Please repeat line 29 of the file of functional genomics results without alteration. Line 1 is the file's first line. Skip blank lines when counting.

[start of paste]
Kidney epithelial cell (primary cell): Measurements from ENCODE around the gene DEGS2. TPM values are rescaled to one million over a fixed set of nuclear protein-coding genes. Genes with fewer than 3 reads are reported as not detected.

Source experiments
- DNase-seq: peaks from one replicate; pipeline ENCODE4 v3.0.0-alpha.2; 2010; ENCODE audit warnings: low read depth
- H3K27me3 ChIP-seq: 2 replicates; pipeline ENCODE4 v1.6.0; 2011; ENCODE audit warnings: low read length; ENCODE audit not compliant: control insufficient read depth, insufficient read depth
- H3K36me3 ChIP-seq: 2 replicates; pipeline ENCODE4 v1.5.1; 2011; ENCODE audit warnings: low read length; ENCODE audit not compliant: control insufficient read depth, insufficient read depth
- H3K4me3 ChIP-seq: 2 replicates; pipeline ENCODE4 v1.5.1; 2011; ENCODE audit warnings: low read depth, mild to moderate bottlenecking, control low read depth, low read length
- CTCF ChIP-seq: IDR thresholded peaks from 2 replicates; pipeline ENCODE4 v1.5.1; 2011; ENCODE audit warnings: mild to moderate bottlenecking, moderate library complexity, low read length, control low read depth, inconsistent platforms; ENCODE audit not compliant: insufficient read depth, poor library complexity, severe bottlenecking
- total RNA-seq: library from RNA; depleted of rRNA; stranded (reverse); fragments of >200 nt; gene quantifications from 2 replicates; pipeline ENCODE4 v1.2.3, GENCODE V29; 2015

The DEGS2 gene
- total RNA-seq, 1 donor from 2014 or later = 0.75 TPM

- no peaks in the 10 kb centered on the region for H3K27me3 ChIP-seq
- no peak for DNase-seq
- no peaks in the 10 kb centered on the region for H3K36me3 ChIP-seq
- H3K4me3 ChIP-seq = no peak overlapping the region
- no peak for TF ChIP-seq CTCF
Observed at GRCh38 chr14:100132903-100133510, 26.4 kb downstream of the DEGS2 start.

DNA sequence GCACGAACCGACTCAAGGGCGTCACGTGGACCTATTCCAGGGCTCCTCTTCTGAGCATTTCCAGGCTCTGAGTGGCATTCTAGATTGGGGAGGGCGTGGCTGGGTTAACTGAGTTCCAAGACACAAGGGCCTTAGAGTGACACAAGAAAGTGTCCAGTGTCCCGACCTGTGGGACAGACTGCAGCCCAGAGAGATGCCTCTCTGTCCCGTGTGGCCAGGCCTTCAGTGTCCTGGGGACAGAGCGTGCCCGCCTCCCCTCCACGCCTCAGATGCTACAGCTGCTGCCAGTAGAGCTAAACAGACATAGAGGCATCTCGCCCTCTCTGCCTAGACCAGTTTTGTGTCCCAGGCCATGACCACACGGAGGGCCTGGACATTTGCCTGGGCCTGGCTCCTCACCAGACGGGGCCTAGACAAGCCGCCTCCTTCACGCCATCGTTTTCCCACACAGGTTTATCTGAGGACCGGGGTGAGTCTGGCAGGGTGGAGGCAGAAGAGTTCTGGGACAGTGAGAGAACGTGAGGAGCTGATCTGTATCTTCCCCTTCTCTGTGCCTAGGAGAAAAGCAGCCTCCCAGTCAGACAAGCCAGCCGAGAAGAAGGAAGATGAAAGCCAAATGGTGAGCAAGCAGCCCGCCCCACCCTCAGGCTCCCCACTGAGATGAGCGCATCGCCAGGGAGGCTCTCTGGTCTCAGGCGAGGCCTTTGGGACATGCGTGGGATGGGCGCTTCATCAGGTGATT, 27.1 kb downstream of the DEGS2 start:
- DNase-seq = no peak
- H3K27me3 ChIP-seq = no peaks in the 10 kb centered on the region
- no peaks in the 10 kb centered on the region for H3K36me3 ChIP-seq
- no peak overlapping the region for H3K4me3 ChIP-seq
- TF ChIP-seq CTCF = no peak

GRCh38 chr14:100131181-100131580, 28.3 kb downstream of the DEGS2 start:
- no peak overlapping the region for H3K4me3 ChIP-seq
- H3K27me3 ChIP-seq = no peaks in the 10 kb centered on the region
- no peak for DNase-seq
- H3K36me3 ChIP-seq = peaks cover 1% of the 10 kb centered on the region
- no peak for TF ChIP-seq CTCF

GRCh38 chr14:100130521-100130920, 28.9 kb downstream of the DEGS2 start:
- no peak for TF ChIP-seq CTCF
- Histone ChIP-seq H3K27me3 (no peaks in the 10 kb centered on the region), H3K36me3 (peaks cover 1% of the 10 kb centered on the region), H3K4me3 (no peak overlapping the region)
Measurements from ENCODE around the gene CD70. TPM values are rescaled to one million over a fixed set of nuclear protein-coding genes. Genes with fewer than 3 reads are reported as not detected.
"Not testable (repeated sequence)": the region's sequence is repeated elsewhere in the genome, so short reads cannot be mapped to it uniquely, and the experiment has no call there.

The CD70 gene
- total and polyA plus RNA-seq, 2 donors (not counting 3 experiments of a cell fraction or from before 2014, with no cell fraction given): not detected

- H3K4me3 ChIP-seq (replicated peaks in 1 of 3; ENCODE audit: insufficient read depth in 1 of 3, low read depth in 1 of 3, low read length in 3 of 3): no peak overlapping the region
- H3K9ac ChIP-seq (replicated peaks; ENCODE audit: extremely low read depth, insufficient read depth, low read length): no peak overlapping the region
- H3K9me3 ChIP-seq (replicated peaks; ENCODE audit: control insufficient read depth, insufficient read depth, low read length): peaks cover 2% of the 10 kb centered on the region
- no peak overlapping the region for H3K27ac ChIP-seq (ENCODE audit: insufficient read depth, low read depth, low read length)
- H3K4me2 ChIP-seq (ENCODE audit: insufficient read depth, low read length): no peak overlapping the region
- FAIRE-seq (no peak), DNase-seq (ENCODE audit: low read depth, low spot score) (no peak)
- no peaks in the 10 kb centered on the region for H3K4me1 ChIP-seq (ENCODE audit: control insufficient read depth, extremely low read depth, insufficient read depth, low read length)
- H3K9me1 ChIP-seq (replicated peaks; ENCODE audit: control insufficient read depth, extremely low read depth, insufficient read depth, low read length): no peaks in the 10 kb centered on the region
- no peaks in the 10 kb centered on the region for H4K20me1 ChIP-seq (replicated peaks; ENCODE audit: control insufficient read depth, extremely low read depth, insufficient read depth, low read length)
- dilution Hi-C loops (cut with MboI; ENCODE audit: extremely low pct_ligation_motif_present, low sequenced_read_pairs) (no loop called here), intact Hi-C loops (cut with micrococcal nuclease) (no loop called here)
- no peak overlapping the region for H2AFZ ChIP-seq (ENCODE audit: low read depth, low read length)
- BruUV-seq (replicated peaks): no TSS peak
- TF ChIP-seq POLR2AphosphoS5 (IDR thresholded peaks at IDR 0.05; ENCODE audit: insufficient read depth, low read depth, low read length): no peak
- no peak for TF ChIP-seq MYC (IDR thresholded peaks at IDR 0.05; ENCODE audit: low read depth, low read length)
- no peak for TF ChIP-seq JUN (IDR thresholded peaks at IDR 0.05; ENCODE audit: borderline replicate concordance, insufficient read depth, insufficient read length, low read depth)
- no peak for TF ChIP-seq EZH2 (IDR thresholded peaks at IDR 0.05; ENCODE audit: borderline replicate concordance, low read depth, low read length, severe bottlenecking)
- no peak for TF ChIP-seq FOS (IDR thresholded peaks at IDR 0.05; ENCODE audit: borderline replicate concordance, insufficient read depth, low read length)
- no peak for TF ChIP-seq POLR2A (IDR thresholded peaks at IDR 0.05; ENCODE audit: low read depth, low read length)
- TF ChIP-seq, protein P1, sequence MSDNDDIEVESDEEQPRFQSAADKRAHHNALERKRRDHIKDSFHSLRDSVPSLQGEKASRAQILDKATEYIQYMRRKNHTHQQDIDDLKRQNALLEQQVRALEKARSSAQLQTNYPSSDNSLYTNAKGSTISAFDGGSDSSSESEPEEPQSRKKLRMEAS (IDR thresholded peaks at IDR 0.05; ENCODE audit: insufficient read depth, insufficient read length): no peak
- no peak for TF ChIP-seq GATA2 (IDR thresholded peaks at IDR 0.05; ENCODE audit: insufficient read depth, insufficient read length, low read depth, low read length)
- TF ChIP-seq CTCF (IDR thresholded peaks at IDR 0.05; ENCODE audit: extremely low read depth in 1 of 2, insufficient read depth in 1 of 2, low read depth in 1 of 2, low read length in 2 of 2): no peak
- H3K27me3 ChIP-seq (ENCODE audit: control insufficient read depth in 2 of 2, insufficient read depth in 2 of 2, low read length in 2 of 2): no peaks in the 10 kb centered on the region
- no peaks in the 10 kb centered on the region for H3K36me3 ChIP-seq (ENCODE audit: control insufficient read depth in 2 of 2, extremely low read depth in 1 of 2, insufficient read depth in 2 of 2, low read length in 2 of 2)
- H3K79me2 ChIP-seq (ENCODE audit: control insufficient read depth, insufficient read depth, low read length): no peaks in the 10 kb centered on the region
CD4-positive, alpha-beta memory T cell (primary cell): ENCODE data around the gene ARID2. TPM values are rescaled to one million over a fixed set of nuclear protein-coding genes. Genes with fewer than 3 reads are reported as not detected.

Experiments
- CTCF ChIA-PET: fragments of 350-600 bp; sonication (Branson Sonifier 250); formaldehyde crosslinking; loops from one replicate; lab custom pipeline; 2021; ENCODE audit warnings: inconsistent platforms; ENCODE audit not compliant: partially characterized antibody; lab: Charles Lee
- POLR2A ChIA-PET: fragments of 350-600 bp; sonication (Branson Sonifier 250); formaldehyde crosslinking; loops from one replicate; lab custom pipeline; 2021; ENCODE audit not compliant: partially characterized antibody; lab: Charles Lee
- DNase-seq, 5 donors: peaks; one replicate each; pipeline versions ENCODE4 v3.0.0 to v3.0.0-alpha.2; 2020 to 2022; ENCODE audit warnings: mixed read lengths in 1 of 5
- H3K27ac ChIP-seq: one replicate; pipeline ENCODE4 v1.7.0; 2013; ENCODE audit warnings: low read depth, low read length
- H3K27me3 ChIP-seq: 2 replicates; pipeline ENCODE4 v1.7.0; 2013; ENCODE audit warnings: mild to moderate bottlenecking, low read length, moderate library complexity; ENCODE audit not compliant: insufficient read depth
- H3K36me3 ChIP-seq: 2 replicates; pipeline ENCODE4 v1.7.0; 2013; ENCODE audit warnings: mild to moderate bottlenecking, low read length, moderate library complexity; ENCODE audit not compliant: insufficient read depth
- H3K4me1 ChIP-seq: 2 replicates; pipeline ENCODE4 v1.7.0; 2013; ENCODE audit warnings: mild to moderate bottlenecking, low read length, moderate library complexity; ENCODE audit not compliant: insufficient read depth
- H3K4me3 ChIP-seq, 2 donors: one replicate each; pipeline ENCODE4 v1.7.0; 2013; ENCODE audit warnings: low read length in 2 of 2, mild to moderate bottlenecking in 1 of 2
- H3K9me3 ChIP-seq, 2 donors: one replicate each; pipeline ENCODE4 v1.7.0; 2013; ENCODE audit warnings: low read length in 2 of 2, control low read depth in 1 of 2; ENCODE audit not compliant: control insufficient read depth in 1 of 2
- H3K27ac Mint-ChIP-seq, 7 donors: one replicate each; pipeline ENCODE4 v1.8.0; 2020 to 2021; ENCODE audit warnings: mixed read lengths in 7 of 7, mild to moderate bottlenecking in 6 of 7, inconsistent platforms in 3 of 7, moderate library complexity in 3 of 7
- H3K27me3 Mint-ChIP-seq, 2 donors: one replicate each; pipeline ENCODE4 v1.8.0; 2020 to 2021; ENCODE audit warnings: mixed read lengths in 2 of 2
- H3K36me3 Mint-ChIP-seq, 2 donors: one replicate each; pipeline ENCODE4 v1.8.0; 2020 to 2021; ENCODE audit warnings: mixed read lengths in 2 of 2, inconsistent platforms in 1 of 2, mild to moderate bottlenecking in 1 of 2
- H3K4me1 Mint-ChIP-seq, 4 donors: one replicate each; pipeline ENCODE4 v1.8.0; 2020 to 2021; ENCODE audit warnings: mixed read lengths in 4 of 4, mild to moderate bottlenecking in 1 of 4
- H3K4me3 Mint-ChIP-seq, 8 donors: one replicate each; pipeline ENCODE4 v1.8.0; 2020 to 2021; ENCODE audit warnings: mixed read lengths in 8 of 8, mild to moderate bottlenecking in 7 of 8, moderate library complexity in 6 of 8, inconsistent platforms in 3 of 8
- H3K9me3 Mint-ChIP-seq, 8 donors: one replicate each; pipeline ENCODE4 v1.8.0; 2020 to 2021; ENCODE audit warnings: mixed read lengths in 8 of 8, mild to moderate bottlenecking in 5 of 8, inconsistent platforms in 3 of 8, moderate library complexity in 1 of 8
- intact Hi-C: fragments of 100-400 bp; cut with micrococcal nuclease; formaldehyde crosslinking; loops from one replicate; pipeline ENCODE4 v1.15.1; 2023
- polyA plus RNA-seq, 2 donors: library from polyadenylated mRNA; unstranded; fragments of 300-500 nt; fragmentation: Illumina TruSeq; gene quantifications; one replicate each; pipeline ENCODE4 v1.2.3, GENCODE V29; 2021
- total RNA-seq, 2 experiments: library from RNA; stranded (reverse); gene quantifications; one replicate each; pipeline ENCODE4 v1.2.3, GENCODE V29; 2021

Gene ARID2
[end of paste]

GRCh38 chr14:100130521-100130920, 28.9 kb downstream of the DEGS2 start: